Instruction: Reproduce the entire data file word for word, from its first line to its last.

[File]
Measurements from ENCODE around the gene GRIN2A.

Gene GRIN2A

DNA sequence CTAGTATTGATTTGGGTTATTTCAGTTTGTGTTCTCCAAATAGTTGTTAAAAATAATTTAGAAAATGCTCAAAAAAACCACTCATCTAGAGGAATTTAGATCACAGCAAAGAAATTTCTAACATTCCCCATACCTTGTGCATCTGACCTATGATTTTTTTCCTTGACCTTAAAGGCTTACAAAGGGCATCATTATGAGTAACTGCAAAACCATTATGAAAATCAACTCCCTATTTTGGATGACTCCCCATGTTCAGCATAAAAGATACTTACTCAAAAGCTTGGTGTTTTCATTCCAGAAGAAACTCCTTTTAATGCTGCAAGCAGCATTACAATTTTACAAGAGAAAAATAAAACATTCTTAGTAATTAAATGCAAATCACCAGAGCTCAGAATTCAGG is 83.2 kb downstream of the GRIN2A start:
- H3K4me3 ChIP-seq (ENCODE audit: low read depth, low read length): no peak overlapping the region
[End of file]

Measurements from ENCODE around the gene GRIN2A.

Gene GRIN2A

DNA sequence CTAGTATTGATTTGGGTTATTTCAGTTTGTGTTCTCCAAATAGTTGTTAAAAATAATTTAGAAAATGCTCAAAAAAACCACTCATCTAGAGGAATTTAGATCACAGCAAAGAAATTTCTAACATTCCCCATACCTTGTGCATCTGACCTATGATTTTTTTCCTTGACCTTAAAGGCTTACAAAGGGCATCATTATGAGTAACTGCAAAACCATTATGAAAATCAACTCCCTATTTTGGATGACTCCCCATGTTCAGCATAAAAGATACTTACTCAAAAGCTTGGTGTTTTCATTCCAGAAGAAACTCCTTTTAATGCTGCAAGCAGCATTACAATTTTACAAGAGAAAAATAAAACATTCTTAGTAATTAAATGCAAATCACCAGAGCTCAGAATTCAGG is 83.2 kb downstream of the GRIN2A start:
- H3K4me3 ChIP-seq (ENCODE audit: low read depth, low read length): no peak overlapping the region